Re: [RFC PATCH 0/5] net: low latency Ethernet device polling

From: Eliezer Tamir
Date: Wed Feb 27 2013 - 15:40:37 EST

On 27/02/2013 21:58, Rick Jones wrote:
On 02/27/2013 09:55 AM, Eliezer Tamir wrote:

Performance numbers:
Kernel Config C3/6 rx-usecs TCP UDP
3.8rc6 typical off adaptive 37k 40k
3.8rc6 typical off 0* 50k 56k
3.8rc6 optimized off 0* 61k 67k
3.8rc6 optimized on adaptive 26k 29k
patched typical off adaptive 70k 78k
patched optimized off adaptive 79k 88k
patched optimized off 100 84k 92k
patched optimized on adaptive 83k 91k
*rx-usecs=0 is usually not useful in a production environment.

I would think that latency-sensitive folks would be using rx-usecs=0 in
production - at least if the NIC in use didn't have low enough latency
with its default interrupt coalescing/avoidance heuristics.

It will only work well if you have no bulk traffic on the same port as the low latency traffic at all.

If I take the first "pure" A/B comparison it seems that the change as
benchmarked takes latency for TCP from ~27 usec (37k) to ~14 usec (70k).
At what request/response size does the benefit taper-off? 13 usec
seems to be about 16250 bytes at 10 GbE.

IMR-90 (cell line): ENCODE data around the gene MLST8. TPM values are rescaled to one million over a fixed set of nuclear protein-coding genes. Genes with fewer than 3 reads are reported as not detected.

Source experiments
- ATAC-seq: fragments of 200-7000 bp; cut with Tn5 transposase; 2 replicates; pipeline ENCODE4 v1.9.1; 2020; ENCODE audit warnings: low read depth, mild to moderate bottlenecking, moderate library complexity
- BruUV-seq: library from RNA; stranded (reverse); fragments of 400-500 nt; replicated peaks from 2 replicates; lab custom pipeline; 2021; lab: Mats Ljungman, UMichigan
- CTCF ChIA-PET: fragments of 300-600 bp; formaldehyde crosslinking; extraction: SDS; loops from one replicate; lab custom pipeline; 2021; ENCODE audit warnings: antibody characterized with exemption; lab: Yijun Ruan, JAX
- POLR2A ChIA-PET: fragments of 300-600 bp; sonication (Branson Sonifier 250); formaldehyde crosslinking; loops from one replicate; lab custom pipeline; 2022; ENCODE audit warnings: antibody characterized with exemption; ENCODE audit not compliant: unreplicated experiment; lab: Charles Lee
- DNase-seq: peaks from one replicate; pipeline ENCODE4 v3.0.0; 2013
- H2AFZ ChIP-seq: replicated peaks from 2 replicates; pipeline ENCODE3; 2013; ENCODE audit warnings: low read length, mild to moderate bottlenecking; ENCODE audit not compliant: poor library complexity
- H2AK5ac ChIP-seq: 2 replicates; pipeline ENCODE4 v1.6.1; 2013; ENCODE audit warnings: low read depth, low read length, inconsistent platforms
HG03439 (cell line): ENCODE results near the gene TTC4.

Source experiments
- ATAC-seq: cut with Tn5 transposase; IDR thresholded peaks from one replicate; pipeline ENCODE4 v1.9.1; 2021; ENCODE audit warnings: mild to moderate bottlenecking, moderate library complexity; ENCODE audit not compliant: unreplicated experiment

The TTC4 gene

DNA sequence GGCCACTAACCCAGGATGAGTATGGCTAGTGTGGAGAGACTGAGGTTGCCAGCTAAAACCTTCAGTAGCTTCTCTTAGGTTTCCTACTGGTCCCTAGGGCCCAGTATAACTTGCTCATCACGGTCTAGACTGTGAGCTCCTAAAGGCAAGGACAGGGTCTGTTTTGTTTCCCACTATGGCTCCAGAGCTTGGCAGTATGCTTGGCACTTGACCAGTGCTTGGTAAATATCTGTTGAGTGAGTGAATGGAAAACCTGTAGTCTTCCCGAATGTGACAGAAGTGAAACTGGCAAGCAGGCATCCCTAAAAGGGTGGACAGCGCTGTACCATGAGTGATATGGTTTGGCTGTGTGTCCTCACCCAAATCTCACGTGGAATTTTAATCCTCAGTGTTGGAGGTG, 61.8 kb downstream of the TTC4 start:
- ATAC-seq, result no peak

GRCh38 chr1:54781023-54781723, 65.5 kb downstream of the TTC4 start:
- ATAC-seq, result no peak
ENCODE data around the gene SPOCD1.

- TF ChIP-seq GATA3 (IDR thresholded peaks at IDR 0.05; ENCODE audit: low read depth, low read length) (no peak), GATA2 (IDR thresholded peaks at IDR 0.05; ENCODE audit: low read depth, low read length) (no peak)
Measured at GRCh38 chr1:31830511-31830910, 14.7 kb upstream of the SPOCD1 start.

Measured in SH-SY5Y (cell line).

It's pretty easy to get a result of 80K+ with a little tweaking, an rx-usecs value of 100 with C3/6 enabled will get you that.

When I last looked at netperf TCP_RR performance where something similar
could happen I think it was IPoIB where it was possible to set things up
such that polling happened rather than wakeups (perhaps it was with a
shim library that converted netperf's socket calls to "native" IB). My
recollection is that it "did a number" on the netperf service demands
thanks to the spinning. It would be a good thing to include those
figures in any subsequent rounds of benchmarking.

I will get service demand numbers, but we are busy polling so I can tell you right now that one core will be at 100%.

Am I correct in assuming this is a mechanism which would not be used in
a high aggregate PPS situation?

The current design has in mind situations where you want to react very fast to a trigger but that reaction could involve more than short messages. so we are willing to burn CPU cycles when there is nothing better to do, but we also want to work well when there is bulk traffic.
Ideally I would want the system to be smart about this and to know when not to allow busy polling.

happy benchmarking,
we love netperf.

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